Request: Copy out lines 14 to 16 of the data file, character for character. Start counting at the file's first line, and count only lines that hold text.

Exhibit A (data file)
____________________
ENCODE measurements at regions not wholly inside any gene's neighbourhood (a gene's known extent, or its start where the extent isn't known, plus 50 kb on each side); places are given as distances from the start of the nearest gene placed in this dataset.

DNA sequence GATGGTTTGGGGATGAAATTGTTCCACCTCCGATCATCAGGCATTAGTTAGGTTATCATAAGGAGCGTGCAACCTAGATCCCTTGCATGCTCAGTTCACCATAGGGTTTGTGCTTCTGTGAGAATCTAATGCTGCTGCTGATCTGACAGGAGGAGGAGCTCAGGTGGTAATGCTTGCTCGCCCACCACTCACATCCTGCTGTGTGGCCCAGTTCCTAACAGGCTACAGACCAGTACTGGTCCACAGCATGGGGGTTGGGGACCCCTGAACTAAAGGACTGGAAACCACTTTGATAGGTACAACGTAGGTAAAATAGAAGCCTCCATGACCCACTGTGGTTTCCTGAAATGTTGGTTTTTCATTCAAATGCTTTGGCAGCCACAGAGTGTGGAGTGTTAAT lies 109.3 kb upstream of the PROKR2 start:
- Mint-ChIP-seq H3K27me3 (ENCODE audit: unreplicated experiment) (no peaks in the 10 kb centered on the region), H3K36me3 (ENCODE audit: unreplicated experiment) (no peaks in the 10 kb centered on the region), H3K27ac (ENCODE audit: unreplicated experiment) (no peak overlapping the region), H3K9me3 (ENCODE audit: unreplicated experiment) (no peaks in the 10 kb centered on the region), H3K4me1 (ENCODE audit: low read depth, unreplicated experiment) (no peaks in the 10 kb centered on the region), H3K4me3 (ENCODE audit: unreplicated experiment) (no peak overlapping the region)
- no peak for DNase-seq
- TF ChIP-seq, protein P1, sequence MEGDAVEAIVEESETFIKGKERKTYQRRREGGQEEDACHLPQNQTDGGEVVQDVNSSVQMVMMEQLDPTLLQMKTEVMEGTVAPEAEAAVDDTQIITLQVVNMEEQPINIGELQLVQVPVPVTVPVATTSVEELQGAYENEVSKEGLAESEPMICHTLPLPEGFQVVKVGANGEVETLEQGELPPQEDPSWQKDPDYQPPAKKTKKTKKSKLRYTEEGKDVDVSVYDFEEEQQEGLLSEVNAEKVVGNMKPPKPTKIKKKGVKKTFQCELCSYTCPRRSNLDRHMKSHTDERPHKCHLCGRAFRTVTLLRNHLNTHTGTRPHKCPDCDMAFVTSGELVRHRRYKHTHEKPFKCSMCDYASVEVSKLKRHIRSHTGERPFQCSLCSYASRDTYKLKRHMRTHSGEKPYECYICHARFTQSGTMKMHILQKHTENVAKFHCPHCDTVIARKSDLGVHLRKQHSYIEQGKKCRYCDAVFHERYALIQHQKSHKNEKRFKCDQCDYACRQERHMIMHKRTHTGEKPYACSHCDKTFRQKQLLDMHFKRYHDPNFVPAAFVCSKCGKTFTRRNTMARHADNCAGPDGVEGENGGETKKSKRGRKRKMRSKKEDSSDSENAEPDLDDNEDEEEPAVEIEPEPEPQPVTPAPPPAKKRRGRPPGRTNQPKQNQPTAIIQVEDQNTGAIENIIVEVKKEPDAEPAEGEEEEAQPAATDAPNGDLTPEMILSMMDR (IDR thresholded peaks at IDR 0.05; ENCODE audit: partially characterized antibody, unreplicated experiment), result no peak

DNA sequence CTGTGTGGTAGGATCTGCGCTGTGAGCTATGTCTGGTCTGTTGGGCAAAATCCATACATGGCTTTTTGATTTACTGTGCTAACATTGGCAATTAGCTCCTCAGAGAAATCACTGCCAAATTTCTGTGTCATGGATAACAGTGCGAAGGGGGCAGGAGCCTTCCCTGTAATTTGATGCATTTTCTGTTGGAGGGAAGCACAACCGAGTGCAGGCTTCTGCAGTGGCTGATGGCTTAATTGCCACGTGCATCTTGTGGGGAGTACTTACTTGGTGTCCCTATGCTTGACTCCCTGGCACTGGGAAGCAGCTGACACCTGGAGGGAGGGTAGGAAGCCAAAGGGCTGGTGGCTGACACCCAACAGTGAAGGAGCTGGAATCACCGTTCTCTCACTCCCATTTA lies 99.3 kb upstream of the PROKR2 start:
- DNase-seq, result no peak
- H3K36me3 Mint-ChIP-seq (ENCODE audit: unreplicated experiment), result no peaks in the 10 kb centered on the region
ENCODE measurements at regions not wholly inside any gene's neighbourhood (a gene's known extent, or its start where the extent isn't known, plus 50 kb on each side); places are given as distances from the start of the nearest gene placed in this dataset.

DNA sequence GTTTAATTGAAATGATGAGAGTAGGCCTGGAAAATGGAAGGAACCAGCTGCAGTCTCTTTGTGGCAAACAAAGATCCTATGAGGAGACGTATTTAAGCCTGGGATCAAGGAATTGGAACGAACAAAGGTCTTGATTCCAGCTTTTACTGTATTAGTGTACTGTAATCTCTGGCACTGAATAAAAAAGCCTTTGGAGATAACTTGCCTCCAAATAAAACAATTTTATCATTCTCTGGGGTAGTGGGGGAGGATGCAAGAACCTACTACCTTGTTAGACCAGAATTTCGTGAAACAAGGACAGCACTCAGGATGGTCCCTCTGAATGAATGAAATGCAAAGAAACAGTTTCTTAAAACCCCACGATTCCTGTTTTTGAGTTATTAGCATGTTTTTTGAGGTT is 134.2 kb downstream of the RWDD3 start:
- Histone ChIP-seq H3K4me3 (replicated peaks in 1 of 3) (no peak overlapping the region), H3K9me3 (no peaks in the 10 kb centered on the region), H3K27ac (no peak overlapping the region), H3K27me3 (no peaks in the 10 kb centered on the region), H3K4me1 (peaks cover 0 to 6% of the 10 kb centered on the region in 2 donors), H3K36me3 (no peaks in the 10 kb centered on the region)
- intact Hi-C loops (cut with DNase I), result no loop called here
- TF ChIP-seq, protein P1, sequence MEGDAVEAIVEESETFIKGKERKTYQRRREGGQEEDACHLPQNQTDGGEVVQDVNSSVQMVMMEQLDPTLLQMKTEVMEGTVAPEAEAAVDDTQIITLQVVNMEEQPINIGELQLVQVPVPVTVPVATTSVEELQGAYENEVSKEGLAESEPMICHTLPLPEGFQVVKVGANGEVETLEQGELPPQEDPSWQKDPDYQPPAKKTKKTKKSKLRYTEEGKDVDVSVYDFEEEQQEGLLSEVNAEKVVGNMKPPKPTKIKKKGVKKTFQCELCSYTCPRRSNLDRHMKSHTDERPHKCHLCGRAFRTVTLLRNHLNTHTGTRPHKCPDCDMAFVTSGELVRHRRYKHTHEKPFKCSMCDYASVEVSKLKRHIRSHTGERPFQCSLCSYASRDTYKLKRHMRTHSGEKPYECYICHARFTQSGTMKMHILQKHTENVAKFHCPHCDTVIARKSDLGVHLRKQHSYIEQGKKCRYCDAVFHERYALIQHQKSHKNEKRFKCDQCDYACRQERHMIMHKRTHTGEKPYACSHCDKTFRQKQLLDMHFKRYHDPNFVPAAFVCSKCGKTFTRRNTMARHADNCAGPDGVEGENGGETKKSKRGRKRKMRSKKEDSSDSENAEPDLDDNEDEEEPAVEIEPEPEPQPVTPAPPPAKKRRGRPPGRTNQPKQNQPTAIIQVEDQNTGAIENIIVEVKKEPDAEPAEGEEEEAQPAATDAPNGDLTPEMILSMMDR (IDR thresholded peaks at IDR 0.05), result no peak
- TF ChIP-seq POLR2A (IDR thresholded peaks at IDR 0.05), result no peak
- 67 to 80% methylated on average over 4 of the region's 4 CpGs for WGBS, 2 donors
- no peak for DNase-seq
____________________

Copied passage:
- TF ChIP-seq POLR2A (IDR thresholded peaks at IDR 0.05), result no peak
- 67 to 80% methylated on average over 4 of the region's 4 CpGs for WGBS, 2 donors
- no peak for DNase-seq